Magazine article The Spectator

Taking Sides

Magazine article The Spectator

Taking Sides

Article excerpt

There is a continuing contest for the soul of the nation. Last week it reached new heights with angry exchanges between the two parties, which was reported in the newspapers. I refer, of course, to the war of the stiff upper-lippers versus the self-pittiers. If we are going to be political about it, Mr Blair, with his teary rhetoric, flirts with the latter group. Mr Hague as yet defies classification. Often he doesn't appear to have any lips at all so it would be hard for him to stiffen the upper one.

Two salvoes were fired by the opposing armies. The first was from the stiff upper-- lippers who lobbed over a scientific report claiming that unrestrainedly expressing one's feelings -- particularly those of grief and anger - can lead to serious illness including coronary problems. But then the self-pittiers returned fire with another allegedly scientific report from the University of Central Lancashire. This claimed that bottling up one's feelings in the office causes cancer.

This was interesting, as recently the Japanese decided that the British had declined in the latter half of this century because so many had given up the habit of afternoon tea. For the Japanese there was a direct correlation between tea and empathy. Or rather no tea and too much empathy with the idle, the static and the indulgent.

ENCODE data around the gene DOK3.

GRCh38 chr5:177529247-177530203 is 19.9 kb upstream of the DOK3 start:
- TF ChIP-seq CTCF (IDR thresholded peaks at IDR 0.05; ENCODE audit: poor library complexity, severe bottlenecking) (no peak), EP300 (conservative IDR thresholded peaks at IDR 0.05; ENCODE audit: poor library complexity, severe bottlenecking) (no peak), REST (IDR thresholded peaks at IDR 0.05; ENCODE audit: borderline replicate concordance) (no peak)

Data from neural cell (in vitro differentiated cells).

People imagine that mass self-pity is an exclusively 20th-century thing, that until recently we all went around with our lips in the air. Wrong. Since the 18th century we have had periods of sense followed by sensibility, mumbo-jumbo by reason. Romantics like Kant expressed themselves in the mystical language of the feelings. Some historians believe that the seeds of our decline were already being sown as early as the beginning of the 19th century. This period coincided with the height of the Romantic movement, but it would be a rash academic who tried to establish a connection.

The principal crime of Romanticism, self-- indulgence, emotional display, or whatever, is that it is so boring. If one looks at it from a social point of view it is an appalling lapse in manners. There was an Edwardian writer on manners - a sort of Mary Killen in corsets - called Mrs George Cornwallis West. She was often complaining of dinner companions who complained (if you think that's a contradiction remember Freud's aphorism that it is only in logic that contradictions exist). …

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